Re: reason in history (Hegel, Marx, and Foucault)

On Wed, 31 Jan 1996, Joe Cronin wrote:

> Now, I suppose the "challenge" is this: Aren't "vagabonds"
> (the former serfs) being systematically rounded up in the
> streets in D&P? Isn't the transformation from the old
> regiem to the modern form of punishment really just a
> centralization of eh population? Neither the "modern" mode
> of punishment, nor those who are disciplined and punished,
> could exist without hte other. The transforamtion from
> torture ceremonies to penal reforms was not a humane
> transformation, nor was it a more "progressive" form of
> punishment, according to Focuault, it was a more economic
> mode of punishment. The bourgois mode of prodcution is
> accompanied by a bourgois mode of producing docile bodies.
> I'm going to stop here - again, I'd be interested in your
> comments, or anyone else's out there in CYBERIA.

I'm having trouble identifying the sort of distinction that I need, but
it may have something to do with the difference between the object of
inquiry (institutional practices, the micropolitics of power (which I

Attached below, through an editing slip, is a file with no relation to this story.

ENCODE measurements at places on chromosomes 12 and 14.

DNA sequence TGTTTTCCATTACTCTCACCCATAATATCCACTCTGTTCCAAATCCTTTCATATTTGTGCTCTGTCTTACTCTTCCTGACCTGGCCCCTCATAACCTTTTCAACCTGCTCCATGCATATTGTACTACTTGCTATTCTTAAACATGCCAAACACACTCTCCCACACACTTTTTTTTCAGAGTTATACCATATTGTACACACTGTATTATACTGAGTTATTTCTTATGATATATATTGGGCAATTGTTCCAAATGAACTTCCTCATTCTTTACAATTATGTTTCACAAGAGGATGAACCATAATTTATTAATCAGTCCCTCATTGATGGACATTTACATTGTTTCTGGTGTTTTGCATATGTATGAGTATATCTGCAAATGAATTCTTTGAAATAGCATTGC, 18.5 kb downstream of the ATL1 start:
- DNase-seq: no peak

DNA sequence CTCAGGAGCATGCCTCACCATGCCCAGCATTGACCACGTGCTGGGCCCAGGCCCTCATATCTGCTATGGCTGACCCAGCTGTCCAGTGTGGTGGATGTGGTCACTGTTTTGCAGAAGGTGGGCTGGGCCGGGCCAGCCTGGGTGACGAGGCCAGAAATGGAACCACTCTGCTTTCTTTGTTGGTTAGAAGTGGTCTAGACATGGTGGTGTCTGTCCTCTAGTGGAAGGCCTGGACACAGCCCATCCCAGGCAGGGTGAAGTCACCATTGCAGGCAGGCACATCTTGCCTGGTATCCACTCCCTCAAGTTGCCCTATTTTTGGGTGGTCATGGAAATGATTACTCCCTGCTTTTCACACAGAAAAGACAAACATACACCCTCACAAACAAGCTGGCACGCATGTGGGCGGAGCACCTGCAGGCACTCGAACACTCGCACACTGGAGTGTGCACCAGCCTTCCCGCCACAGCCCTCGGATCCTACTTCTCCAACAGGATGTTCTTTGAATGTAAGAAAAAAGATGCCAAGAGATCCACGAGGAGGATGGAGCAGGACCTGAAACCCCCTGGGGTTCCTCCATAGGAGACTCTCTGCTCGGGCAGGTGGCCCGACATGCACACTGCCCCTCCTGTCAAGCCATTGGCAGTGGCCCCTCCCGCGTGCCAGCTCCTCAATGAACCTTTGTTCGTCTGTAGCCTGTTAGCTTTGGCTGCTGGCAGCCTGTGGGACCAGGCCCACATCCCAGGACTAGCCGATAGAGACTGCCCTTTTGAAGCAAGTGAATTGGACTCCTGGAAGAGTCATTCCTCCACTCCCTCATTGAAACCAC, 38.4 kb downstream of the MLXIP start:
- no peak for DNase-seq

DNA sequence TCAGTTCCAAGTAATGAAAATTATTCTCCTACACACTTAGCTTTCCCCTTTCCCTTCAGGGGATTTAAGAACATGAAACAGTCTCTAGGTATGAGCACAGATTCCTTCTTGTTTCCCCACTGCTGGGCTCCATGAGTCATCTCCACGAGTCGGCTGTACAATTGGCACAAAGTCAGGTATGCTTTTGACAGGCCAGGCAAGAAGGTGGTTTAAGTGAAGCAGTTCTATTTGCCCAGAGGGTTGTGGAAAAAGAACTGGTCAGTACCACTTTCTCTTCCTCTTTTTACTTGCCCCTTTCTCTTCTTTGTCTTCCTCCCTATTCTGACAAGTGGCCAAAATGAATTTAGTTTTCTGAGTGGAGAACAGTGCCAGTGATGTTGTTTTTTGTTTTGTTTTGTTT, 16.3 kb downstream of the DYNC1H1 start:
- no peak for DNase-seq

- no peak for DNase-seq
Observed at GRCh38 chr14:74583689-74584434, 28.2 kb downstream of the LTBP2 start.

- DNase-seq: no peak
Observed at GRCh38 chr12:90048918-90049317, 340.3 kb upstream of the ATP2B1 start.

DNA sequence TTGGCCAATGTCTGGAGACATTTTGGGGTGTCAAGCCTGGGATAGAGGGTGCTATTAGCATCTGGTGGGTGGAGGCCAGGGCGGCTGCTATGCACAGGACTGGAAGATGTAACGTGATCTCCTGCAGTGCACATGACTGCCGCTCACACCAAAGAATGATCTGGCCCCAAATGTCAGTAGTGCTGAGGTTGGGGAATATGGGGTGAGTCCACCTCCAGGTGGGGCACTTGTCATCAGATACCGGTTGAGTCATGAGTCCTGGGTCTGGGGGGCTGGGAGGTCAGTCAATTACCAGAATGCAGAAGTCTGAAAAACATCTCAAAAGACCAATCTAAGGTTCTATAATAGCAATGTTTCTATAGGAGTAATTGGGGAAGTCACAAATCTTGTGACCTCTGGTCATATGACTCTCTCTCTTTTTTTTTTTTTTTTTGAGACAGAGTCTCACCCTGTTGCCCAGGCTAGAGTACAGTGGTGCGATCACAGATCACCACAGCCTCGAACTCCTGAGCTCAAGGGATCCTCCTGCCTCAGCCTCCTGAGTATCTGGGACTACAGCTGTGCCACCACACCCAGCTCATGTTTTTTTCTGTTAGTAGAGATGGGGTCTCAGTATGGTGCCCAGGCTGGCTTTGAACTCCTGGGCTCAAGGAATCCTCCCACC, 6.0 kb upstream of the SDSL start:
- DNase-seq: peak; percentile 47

admit Marx also investigated), and so forth) and the mode of inquiry--the
causal relations, the critieria of the truth, the notion of development
or the explicit or implicit theory of change. While Foucault is closer
to Marx and against Hegel (though not as much as a glance at Hegel would
suggest) in terms of the former, I think that his big schtick was to be
pretty far from both Hegel and Marx in terms of the latter. When
Foucault looks at things "economically" he is not necessarily doing
anything close to Marx. Marx didn't argue that the ideology of the
bourgeoisie was simply one of economic efficiency. Isn't the
difference--very schematically--something like this: for Marx, the
economic exchange of commodities (including labor power) RESULTS in a
a certain kind of power relations; for Foucault, the economy IS an
economy of power/knowledge, often implicating some of the institutions
and practices discussed by Marx? For Foucault, domination or
exploitation is not caused by the economic relations and means of
production; domination and exploitation are practices.

Does this hold up to the textual evidence?


> > Joe Cronin > Thomas
More College > Crestview Hills, Ky
> croninj@xxxxxxxxxxxxxx

Erik D. Lindberg
Dept. of English and Comparative Lit.
University of Wisconsin-Milwaukee
Milwaukee, WI 53211
email: edl@xxxxxxxxxxx


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